The global incidence of chronic wounds — holes in the skin that can persist for weeks, months or years — is rising rapidly: in the United States alone, more than 6.5 million patients live with non-healing wounds. Carlo Perez (CompE 0T2 + PEY), co-founder and CEO of Toronto-based Swift Medical Inc., believes that machine vision and artificial intelligence can help.
“Mapping a wound bed is even more challenging than mapping the surface of Mars,” says Perez. “You can’t code enough conditional statements to deal with every possible situation, so that’s where machine learning and artificial intelligence come in.”
Chronic wounds have many causes and aggravating factors, including a rapidly aging population, increasing rates of obesity and a global pandemic of diabetes. “More people now live with chronic wounds than with lung cancer, breast cancer, colon cancer and leukemia combined,” says Perez.
Despite their prevalence, accurate methods for assessing chronic wounds and tracking their progression have been slow to develop. This makes it difficult to judge the effectiveness of a given treatment, or make a timely decision to changing a course of treatment.
“Even when taken by expert clinicians, there is a statistical error rate of about 45 per cent from one measurement to the next,” says Perez. “An error rate that big means you really can’t tell if the hole is opening or closing over time.”
To reduce this error rate and transform wound care, Perez and his team have built Swift Skin and Wound, a wound care management software. It measures and visualizes wounds with a smartphone, as well as digitizing and automating the entire wound care workflow.
Perez describes Swift Skin and Wound as a “tricorder for wounds.” Users simply hold their phone’s camera over the wound while the app takes several high-resolution photos. The photos are then knit together into a 3D model that provides detailed measurements on the size and depth of the wound.
Algorithms within Swift Skin and Wound compare images and data captured over time to give clinicians a visual and textual view of the wound’s healing progress, along with recommended best practice approaches. At the same time, wound care data flows automatically to the healthcare facility’s electronic health records and administrative systems. Swift Skin and Wound even populates medical insurance claims forms, reducing data entry time for administrative staff.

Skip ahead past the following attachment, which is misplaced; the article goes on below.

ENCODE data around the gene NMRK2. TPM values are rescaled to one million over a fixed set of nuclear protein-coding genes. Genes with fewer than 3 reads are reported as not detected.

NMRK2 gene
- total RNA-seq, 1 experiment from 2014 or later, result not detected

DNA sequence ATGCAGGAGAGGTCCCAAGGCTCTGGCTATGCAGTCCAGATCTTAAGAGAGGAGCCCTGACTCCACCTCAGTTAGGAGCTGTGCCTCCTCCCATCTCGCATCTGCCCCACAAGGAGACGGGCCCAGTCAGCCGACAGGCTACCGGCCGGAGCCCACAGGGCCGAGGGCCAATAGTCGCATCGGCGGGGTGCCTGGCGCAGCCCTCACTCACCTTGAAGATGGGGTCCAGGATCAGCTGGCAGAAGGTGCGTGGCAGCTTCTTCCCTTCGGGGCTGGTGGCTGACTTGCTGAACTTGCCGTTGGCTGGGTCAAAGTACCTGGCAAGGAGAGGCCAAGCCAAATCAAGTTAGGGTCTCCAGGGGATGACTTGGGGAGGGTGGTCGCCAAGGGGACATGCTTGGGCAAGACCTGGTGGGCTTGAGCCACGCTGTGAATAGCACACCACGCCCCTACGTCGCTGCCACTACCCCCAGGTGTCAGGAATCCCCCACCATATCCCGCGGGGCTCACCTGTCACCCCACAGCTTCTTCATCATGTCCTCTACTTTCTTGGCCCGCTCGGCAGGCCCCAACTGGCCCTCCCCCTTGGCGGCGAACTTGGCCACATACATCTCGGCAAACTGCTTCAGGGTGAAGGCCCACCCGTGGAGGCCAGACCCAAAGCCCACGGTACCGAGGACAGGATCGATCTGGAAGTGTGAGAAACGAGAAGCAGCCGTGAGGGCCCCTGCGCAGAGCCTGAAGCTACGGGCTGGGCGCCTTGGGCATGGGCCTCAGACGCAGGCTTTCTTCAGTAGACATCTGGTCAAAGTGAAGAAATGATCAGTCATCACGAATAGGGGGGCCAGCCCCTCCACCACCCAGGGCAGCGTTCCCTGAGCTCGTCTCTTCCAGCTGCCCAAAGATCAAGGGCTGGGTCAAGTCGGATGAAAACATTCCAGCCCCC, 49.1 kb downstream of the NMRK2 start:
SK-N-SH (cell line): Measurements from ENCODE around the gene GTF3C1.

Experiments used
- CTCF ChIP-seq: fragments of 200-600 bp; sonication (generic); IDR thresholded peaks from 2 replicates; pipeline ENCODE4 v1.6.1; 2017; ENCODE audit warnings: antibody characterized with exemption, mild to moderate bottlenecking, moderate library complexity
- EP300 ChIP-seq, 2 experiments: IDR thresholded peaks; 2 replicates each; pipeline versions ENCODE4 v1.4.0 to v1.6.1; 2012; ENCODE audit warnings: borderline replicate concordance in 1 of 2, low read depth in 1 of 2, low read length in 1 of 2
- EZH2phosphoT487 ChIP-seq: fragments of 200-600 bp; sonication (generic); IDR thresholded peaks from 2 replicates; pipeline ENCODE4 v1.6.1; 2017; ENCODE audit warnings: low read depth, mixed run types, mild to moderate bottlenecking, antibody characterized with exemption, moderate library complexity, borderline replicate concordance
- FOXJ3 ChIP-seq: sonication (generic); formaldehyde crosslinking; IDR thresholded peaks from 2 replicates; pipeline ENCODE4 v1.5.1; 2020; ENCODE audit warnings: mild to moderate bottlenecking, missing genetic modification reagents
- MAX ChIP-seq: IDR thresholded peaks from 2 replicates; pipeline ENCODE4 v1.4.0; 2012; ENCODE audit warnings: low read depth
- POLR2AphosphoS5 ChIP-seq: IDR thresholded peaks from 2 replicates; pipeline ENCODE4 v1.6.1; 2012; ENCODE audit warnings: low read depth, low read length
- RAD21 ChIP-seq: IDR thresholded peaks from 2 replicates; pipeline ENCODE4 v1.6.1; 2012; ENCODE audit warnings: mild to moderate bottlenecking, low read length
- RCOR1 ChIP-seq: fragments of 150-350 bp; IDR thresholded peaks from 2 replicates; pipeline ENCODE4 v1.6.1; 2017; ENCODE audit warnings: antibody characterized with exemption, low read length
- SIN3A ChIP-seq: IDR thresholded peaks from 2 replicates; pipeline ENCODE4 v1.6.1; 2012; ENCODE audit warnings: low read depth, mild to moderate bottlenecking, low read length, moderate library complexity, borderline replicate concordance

The machine vision technology at the heart the system is similar to that used in space exploration — no coincidence, as team member Justin Allport (EngSci 0T3) previously designed systems for NASA’s Mars Science Laboratory, better known as Curiosity.
Automating and standardizing key aspects of wound care — which Perez says can cost anywhere from $4,000 to $80,000 per case in the U.S. — is a major boon to both patients and health-care providers.
The technology can also help in the delivery of health care to remote areas, and Swift has launched a pilot project with the Cree Board of Health and Social Services of James Bay. Scans of local patients will be sent to wound-care specialists thousands of kilometres away, eliminating the high cost of flying experts into the community.
Swift Skin and Wound is now used more than 1,000 clinics, hospitals and long-term care facilities across the U.S. and Canada. In the past year and a half, Perez has more than doubled his staff to 70 and is looking to hire more talented people, particularly those with engineering and computer science backgrounds.
Working in health care may seem an unconventional path for Perez, who previously spent nearly a decade working on 3D graphics accelerators. He credits his U of T Engineering education — in particular the Professional Experience Year Co-op (PEY Co-op) program — with preparing him to be nimble enough to make the switch.
“Engineering was an incredible lesson in how to pick up a textbook and find out what you need to know, and quickly,” he says. “That’s really what a business needs, and it’s something we hire for to this day.”